While some of us are comfortable with the fact that we can eat breakfast without having to tell our 429 Facebook friends about it, a few users apparently think it is an emergency if Facebook goes down for 30 minutes and prevents them from sharing pictures of the soggy cereal and milk they had for breakfast.
That is what happened on Friday when Facebook and Facebook-owned Instagram experienced a brief outage affecting millions of users around the world and prompting them to take to Twitter to complain. One user, Sgt. Burton Brink of the Los Angeles County Sheriff's Department, posted the following tweet.
"#Facebook is not a Law Enforcement issue, please don't call us about it being down, we don't know when FB will be back up!"
The tweet went viral minutes after it was posted. One user replied to say he "weep(s) for our future," while another user named Charlie Zegers joked, "They should probably try the NSA instead," referring to the National Security Agency's online surveillance program revealed by controversial NSA contractor Edward Snowden in 2011. Other users asked if Brink was joking.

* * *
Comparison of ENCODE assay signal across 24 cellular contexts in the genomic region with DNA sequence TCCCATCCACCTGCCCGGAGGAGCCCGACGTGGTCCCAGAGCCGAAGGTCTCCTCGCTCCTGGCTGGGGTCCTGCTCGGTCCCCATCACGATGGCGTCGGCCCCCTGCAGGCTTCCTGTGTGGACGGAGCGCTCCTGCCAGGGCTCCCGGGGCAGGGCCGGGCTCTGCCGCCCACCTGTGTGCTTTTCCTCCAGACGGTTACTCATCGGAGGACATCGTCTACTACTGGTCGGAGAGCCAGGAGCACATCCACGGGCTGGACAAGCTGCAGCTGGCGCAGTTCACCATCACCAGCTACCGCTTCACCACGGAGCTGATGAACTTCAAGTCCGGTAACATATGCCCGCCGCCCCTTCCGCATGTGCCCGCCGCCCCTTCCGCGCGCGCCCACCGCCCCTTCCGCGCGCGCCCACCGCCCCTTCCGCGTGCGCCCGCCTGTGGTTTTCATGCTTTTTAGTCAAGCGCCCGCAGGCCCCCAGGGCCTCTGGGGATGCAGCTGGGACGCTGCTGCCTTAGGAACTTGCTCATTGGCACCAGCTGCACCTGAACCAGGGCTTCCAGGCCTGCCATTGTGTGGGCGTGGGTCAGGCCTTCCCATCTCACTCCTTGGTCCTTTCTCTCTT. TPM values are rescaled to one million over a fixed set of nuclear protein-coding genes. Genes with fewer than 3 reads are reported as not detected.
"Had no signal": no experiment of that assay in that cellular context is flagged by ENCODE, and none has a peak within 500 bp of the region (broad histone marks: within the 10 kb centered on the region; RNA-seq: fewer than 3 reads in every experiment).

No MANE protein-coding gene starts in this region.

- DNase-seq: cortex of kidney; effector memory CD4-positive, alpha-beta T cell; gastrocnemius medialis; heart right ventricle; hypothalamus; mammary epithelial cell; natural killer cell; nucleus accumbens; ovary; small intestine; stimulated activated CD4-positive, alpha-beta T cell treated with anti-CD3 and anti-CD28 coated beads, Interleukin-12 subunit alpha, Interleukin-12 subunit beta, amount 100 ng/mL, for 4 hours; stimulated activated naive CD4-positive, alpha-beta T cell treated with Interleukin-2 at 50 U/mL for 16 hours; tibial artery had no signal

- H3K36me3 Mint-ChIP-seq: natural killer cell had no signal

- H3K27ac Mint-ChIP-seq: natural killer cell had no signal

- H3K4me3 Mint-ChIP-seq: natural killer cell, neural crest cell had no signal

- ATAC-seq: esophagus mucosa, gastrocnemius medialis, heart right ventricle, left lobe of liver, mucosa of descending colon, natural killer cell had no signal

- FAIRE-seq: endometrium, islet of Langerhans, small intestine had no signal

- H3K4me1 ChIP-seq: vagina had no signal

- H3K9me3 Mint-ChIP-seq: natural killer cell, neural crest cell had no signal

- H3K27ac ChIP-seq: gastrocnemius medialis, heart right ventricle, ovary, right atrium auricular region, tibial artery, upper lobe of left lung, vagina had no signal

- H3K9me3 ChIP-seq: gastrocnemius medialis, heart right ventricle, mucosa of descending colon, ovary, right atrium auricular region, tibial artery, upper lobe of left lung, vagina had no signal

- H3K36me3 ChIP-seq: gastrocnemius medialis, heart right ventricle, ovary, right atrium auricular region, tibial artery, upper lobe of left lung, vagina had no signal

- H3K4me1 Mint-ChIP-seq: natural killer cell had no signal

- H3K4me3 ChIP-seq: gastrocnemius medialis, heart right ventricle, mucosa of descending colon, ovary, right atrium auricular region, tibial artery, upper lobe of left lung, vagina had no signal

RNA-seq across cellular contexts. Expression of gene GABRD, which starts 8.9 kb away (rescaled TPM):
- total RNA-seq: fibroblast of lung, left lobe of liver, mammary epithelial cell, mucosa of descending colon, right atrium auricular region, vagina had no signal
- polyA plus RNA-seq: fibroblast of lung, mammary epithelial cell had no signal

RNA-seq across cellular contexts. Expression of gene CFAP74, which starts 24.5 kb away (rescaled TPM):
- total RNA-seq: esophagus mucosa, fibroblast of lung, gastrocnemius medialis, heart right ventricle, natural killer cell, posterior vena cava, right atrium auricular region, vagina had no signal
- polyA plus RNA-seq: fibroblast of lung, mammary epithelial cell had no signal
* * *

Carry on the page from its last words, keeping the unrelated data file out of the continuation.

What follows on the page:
"We get phone calls all the time, whether it be Facebook going down, people getting wrong orders at fastfood restaurants, or their cable TV going down," answers Brink. "But with Facebook in particular, we get calls probably because it's such a widely-used thing."
#NowFacebookIsDown was trending on Twitter on Friday following a Facebook service interruption that led to users from the U.S., the UK and the Philippines getting intermittent access to the world's most popular social networking website. For more than half an hour, millions of users who attempted to log in were greeted with the following message:
"Sorry, something went wrong. We're working on getting this fixed as soon as we can."
This is the second time in a few months that Facebook has experienced an outage, with the first happening last June. A Facebook spokesperson confirmed the outage but did not specify its cause.
"Earlier this morning, some people had trouble accessing Facebook for a short time," he says. "We quickly investigated and have fully restored service for everyone. We're sorry for the inconvenience."
Well, that's that. Facebook is back online and we can heave a sigh of relief as we go back to socializing with our virtual friends. At least Brink and his colleagues at the Los Angeles Police Department will have one less thing to worry about now that users are happily posting their breakfast photos once again.